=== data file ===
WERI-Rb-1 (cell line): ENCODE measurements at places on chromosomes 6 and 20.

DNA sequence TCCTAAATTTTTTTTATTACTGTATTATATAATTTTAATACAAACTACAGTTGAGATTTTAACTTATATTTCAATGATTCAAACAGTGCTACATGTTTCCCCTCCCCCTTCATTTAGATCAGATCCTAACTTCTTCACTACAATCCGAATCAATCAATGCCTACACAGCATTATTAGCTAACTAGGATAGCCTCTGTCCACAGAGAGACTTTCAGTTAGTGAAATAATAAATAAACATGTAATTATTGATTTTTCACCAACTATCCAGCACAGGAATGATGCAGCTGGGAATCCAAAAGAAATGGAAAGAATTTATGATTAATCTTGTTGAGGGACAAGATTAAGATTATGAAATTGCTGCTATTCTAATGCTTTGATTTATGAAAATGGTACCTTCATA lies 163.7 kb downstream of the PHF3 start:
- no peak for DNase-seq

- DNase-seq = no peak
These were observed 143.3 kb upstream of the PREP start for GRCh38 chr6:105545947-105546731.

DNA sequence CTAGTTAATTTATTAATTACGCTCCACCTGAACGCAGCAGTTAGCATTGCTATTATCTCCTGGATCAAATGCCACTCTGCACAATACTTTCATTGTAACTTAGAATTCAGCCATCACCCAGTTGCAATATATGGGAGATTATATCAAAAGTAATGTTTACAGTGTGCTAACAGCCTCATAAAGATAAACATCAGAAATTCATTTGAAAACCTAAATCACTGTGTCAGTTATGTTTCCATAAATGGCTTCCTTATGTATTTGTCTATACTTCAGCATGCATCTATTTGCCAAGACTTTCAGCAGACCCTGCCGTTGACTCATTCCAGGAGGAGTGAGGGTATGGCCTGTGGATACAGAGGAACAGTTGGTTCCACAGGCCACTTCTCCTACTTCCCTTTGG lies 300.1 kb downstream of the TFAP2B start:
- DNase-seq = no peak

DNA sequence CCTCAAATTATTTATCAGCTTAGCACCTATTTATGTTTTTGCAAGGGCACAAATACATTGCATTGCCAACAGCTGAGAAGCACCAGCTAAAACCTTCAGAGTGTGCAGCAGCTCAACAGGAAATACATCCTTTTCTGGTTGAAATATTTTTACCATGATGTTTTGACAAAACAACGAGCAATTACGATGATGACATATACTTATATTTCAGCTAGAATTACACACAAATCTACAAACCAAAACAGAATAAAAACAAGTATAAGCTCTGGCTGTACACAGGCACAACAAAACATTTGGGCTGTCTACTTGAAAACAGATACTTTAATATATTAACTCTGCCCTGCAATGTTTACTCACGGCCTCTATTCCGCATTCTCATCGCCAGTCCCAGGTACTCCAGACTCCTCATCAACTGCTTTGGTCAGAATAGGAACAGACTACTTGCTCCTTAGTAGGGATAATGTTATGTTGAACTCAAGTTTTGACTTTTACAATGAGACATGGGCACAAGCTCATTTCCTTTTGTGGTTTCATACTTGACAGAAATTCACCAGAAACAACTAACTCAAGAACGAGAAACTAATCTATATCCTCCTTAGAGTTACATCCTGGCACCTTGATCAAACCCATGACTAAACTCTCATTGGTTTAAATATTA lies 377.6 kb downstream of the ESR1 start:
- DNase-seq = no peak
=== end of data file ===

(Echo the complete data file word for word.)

WERI-Rb-1 (cell line): ENCODE measurements at places on chromosomes 6 and 20.

DNA sequence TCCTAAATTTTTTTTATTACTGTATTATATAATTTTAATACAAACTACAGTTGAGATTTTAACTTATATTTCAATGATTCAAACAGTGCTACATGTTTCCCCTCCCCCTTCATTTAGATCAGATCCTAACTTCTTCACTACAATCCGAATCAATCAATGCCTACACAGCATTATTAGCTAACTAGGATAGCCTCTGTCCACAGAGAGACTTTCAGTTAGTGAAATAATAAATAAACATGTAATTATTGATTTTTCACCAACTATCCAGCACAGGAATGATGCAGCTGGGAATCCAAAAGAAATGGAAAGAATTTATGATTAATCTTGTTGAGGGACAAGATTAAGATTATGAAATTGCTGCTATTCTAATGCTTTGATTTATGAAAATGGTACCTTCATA lies 163.7 kb downstream of the PHF3 start:
- no peak for DNase-seq

- DNase-seq = no peak
These were observed 143.3 kb upstream of the PREP start for GRCh38 chr6:105545947-105546731.

DNA sequence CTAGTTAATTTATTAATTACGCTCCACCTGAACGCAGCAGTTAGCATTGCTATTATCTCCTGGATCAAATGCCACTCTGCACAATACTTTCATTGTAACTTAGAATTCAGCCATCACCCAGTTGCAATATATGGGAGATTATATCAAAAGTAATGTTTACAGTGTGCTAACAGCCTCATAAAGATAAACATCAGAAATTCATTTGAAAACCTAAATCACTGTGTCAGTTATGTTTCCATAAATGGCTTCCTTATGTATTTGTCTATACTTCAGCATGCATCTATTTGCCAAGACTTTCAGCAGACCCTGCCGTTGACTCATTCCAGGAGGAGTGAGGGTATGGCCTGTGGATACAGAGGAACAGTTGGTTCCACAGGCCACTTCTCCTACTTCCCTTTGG lies 300.1 kb downstream of the TFAP2B start:
- DNase-seq = no peak

DNA sequence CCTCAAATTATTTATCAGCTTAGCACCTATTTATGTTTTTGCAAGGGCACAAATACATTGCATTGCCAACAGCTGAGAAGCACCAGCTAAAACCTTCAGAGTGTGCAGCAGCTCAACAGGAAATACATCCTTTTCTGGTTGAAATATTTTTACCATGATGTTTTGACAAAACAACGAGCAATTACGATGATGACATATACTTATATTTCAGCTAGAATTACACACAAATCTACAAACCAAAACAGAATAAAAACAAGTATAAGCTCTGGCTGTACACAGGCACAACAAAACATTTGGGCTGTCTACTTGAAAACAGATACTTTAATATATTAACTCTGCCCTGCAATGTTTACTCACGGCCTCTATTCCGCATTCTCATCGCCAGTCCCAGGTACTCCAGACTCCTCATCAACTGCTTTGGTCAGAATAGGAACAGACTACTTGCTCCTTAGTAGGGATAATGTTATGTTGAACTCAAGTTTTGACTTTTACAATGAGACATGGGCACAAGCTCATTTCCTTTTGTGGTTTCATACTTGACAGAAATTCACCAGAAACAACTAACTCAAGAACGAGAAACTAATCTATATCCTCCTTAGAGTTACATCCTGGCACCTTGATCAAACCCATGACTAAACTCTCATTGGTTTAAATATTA lies 377.6 kb downstream of the ESR1 start:
- DNase-seq = no peak